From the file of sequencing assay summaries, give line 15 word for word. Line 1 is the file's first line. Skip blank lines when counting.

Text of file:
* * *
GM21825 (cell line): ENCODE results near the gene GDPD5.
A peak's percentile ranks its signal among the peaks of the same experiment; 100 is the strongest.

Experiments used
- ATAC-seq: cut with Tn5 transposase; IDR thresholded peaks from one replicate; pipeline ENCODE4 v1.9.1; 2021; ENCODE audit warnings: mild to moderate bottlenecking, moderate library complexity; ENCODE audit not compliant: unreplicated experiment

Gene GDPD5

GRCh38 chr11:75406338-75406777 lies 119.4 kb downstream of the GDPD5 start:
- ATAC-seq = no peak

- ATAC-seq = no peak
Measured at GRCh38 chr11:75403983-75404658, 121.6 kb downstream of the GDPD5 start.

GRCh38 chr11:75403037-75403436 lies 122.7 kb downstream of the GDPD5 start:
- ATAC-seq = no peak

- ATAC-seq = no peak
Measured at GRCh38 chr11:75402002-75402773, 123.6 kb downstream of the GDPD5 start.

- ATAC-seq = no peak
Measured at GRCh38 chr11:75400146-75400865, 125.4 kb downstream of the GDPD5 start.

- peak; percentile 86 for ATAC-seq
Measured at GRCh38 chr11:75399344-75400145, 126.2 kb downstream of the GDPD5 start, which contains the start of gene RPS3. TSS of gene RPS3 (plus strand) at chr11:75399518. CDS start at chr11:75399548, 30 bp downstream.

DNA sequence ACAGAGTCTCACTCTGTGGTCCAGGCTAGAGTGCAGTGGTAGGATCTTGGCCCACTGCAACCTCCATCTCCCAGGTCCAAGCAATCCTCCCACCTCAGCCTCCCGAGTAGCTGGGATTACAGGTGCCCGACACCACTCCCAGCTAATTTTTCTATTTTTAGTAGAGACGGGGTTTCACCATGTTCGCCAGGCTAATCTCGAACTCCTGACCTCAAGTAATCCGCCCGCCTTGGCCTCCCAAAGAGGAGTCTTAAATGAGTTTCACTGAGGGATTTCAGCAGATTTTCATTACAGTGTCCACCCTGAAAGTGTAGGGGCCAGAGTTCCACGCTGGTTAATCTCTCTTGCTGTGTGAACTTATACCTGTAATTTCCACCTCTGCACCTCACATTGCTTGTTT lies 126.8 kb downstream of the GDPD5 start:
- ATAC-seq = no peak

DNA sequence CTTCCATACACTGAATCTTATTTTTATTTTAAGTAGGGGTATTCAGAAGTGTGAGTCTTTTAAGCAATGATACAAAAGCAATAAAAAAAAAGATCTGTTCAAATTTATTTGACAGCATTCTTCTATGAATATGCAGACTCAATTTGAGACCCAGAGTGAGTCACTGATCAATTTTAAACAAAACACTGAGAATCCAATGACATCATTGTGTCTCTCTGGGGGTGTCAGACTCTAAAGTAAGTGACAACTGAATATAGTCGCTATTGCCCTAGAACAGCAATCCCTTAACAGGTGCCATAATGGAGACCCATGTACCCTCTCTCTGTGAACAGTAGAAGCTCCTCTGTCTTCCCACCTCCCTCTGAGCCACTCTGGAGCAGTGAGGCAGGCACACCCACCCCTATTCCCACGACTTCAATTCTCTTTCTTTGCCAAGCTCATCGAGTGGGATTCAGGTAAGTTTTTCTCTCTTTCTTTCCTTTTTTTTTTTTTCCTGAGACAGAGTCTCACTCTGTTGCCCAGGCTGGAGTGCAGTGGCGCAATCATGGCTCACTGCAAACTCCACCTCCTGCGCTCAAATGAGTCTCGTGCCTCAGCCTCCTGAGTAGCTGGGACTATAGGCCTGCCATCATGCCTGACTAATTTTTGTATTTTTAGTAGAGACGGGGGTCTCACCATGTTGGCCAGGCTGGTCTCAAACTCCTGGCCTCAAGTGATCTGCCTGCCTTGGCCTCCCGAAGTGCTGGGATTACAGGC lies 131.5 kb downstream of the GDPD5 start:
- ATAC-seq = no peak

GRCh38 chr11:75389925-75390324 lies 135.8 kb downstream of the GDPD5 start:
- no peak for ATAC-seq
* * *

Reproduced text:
Measured at GRCh38 chr11:75400146-75400865, 125.4 kb downstream of the GDPD5 start.